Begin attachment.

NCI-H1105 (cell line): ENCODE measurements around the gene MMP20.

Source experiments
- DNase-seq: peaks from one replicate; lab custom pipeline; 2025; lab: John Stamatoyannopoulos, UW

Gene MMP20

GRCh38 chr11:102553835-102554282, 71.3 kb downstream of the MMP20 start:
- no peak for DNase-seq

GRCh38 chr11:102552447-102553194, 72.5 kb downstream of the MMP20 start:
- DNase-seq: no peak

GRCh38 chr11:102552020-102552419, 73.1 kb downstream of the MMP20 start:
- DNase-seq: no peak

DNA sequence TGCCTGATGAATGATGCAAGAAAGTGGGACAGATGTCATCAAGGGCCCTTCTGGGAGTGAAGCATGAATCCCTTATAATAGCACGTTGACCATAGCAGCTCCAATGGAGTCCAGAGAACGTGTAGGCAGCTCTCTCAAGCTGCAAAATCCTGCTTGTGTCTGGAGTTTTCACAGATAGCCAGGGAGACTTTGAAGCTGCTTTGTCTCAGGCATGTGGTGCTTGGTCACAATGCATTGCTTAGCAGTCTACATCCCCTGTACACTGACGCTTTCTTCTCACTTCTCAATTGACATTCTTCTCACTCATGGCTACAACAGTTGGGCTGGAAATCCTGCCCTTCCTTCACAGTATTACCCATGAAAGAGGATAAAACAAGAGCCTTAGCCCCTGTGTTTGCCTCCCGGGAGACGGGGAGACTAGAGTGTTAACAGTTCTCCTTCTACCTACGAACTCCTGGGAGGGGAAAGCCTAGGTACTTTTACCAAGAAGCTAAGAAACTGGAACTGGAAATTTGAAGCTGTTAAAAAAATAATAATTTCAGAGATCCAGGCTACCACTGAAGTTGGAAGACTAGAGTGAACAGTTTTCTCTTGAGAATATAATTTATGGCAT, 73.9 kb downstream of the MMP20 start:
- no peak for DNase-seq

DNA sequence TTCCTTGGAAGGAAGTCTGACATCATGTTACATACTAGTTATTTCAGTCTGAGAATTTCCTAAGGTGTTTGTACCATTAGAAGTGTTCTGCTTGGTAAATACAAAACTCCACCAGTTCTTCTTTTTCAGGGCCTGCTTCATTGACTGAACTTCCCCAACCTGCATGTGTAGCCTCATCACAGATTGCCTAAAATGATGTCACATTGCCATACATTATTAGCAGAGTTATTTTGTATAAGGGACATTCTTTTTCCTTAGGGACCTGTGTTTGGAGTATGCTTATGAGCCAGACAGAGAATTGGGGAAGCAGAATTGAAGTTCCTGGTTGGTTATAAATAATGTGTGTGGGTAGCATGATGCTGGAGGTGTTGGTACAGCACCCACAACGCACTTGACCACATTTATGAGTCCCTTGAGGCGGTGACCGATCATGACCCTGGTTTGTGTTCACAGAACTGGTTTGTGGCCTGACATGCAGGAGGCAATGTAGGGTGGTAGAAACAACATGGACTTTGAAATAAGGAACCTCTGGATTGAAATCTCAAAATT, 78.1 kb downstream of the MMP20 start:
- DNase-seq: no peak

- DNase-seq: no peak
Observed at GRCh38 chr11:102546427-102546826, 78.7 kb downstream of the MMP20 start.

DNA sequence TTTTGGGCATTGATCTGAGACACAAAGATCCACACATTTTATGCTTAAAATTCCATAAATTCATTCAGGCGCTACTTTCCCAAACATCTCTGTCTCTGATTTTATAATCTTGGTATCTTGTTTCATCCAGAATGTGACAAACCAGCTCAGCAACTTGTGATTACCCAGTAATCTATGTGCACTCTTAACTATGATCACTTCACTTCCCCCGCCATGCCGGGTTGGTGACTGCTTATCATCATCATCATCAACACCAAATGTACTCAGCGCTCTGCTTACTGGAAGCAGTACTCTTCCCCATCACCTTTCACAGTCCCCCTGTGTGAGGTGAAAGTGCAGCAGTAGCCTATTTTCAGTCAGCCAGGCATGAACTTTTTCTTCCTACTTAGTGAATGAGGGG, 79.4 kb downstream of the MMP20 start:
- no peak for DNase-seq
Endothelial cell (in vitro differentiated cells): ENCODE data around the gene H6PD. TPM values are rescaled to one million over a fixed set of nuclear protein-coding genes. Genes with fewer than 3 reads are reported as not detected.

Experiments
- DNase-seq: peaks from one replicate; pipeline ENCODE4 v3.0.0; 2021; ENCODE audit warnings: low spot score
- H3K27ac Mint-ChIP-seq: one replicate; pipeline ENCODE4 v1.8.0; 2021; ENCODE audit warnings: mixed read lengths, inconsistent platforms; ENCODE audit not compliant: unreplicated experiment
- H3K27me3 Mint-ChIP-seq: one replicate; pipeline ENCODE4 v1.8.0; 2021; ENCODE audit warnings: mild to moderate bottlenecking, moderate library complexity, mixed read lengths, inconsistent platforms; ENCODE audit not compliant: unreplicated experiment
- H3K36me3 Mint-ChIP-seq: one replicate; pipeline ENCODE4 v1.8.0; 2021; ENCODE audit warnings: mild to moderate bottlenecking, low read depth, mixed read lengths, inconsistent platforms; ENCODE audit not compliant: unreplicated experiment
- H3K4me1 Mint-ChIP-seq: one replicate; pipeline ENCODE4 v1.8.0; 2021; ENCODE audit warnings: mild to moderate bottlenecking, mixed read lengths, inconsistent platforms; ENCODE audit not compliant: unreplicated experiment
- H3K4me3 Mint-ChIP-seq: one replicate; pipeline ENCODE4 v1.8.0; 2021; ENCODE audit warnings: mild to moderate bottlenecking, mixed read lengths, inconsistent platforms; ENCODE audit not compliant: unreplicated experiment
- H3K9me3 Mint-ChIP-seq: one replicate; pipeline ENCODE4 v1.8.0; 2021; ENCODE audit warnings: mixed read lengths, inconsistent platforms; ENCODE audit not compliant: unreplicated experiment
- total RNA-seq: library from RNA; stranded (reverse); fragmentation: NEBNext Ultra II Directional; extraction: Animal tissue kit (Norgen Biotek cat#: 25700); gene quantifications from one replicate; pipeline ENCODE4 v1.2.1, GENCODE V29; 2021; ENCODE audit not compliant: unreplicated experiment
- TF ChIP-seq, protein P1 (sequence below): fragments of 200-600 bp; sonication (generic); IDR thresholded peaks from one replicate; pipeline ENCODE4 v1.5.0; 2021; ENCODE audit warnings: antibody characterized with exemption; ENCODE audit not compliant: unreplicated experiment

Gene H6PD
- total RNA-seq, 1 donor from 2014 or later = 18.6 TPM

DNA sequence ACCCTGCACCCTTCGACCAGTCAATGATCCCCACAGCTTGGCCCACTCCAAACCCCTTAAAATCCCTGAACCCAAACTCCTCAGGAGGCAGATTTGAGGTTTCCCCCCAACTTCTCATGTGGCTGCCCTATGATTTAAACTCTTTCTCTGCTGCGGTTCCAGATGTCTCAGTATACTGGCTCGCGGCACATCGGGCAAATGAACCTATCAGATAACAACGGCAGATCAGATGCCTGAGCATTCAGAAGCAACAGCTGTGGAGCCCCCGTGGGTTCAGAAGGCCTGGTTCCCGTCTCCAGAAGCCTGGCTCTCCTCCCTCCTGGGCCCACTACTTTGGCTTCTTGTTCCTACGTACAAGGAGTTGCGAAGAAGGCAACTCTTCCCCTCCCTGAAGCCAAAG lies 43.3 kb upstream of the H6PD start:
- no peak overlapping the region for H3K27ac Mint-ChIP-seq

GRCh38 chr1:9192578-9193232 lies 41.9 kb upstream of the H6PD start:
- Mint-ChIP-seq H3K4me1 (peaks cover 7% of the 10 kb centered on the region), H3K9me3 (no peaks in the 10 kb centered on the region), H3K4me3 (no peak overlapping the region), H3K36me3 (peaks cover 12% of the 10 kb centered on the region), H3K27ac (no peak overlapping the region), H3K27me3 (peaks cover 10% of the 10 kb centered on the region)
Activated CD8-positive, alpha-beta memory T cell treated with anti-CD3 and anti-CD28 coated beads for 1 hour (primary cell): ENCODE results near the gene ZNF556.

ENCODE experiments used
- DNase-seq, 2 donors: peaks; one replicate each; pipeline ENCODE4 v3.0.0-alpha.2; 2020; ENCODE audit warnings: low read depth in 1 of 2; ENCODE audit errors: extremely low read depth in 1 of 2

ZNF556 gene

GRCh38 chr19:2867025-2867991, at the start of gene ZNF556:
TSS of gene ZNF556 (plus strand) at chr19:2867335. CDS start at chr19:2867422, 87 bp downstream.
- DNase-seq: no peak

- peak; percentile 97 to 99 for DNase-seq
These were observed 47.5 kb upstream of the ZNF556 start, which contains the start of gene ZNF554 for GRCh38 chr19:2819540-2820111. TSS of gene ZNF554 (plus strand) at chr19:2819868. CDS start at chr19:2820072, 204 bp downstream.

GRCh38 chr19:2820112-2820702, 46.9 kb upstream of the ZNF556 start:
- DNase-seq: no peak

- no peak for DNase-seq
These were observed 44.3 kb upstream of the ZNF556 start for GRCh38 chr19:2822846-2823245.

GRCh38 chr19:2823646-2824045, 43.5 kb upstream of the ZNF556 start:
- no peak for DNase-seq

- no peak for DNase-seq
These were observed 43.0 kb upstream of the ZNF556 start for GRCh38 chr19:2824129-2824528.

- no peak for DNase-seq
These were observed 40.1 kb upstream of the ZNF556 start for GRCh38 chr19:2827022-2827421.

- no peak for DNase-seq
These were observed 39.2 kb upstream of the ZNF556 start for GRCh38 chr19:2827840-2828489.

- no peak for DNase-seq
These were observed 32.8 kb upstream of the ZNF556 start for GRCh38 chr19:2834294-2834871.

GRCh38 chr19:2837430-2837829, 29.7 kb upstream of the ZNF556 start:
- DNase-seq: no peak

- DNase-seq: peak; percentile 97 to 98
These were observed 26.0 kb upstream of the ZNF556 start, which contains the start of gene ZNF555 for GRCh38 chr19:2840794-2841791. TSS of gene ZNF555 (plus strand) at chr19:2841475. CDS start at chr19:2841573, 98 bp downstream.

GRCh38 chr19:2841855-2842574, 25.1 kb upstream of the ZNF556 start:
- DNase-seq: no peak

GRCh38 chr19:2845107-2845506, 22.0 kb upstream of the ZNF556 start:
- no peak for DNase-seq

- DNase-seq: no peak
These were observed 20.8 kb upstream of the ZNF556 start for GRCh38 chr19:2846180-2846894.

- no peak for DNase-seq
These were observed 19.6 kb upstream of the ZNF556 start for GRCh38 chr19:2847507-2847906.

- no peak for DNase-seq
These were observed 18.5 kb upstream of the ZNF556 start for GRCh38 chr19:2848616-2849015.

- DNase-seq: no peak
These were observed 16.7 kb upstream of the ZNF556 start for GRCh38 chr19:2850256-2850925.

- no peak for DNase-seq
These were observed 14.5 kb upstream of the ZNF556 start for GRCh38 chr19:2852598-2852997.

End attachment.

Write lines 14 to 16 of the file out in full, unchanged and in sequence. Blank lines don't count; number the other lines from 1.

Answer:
- DNase-seq: no peak

- DNase-seq: no peak
Observed at GRCh38 chr11:102546427-102546826, 78.7 kb downstream of the MMP20 start.